It’s exciting to see Shyamalan on such confident footing once more, all these years later.
“A Beautiful Planet” is a 49-minute documentary made partly by amateur cameramen, but like previous IMAX-produced shorts, it is fine blockbuster filmmaking. Similar to “Gravity” or “Avatar,” it offers viewers experiences that can only be seen in large scope storytelling, this one coming with the budget of NASA trips to the International Space Station. Its lead characters and cinematographers are the astronauts who share with us their workday, in and out of the office, and the endlessly fascinating view they have outside their windows.
Treating its title very broadly, the movie goes in many different directions. It wants to be about the formation of the planet, its current state, and careening future. On top of this, it wants to focus on life for various astronauts in the International Space Station, which does provide a metaphor for Jennifer Lawrence's narration: "A truly awesome example of what we can achieve when we work together." The overall package is a bit scattered editorially, but it does serve a greater purpose: to share excitement about the Earth, and further stoke any interests in not destroying it.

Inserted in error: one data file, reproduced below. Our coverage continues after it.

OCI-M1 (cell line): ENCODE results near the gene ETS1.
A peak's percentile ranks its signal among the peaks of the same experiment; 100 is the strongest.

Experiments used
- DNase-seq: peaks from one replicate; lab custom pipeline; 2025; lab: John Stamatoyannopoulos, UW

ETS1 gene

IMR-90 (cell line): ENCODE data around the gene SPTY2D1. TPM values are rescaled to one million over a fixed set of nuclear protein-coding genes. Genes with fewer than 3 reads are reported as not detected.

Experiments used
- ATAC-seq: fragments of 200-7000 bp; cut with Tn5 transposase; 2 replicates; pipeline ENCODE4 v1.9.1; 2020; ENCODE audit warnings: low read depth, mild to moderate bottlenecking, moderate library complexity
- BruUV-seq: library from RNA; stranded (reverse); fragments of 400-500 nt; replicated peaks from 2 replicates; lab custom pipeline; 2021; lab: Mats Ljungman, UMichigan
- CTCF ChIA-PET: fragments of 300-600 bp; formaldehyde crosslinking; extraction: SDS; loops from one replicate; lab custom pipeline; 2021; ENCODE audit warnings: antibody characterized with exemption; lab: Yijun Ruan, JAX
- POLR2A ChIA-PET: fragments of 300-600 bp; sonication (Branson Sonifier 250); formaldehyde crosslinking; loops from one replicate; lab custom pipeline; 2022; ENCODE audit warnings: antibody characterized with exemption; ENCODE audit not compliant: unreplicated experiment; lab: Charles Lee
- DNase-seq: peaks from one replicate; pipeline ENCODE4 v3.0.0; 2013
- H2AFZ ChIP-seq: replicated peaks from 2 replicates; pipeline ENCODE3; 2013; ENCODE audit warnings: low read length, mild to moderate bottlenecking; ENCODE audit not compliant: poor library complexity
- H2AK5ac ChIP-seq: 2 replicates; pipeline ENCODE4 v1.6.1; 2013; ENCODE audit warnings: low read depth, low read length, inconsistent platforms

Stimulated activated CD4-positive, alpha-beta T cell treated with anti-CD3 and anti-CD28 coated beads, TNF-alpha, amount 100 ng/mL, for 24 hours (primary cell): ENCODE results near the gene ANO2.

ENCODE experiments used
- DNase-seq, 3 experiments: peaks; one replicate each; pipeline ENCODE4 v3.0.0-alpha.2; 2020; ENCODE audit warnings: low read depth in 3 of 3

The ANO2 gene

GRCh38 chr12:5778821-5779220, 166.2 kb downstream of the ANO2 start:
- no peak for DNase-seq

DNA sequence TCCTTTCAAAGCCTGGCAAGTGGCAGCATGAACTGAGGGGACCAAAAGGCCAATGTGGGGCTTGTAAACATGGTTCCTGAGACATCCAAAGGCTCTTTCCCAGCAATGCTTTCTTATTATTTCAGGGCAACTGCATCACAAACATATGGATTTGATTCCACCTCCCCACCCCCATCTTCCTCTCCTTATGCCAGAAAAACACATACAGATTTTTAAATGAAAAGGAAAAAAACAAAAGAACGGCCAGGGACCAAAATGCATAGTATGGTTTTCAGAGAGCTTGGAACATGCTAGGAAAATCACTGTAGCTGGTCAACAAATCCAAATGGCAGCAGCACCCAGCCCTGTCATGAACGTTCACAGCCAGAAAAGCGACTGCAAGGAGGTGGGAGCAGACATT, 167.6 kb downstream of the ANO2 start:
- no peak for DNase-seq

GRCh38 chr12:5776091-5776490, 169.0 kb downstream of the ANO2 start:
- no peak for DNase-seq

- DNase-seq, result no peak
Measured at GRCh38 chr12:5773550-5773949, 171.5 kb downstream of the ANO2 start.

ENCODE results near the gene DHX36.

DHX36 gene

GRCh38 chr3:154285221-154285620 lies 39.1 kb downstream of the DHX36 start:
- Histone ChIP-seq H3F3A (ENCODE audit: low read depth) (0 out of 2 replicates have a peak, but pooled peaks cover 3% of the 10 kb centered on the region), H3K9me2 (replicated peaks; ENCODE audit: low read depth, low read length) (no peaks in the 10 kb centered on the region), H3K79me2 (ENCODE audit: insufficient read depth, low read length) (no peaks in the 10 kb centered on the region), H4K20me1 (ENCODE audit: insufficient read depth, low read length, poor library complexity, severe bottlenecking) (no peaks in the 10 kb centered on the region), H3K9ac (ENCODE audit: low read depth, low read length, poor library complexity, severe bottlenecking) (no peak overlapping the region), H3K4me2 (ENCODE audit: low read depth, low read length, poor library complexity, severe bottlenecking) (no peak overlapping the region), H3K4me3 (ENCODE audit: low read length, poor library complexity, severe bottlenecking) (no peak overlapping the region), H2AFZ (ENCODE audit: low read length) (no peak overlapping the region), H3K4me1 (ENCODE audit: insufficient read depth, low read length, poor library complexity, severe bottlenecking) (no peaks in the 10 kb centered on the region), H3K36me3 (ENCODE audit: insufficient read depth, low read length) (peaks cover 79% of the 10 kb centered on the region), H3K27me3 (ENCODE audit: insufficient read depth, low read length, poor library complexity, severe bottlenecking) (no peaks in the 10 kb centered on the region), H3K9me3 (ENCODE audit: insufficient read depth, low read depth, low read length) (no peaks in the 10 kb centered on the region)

The footage captured is, of course, spectacular. Wide overhead shots of entire planetary regions take precedence over talking head interviews, as Myers shows us the world in day and night, we hear the voices of astronauts sharing their observations below. The light of South Korea dies at its border with North Korea. In daytime satellite views, Earth is shown nakedly in its land formations, with Africa’s vastly depleting greens, or a dry, carved out California. These satellite images are seamlessly mixed with animated explorations into the Milky Way and beyond infinite, with “A Beautiful Planet” leaving us with the possibility of life elsewhere on another planet called Kepler-186f, 490 light-years away from Earth.
The film has a curiosity as a type of NASA PR moment, like an exercise in providing the most accessible piece of educational entertainment possible within 49 minutes. It’s constantly bidding for your awe, as when mixing astronauts talking about their daily lives up above (washing their hair, trying to make espresso, exercising, all of them fascinating anti-gravity feats) with their observations on the world below. You can also hear the producing too, as when the narration frames global warming as something that will directly affect the lemurs’ habitat (already a subject of their 2014 IMAX short, “Island of Lemurs: Madagascar”), or using New Orleans as a loaded example of a city that will flood from a rise in the sea-level.
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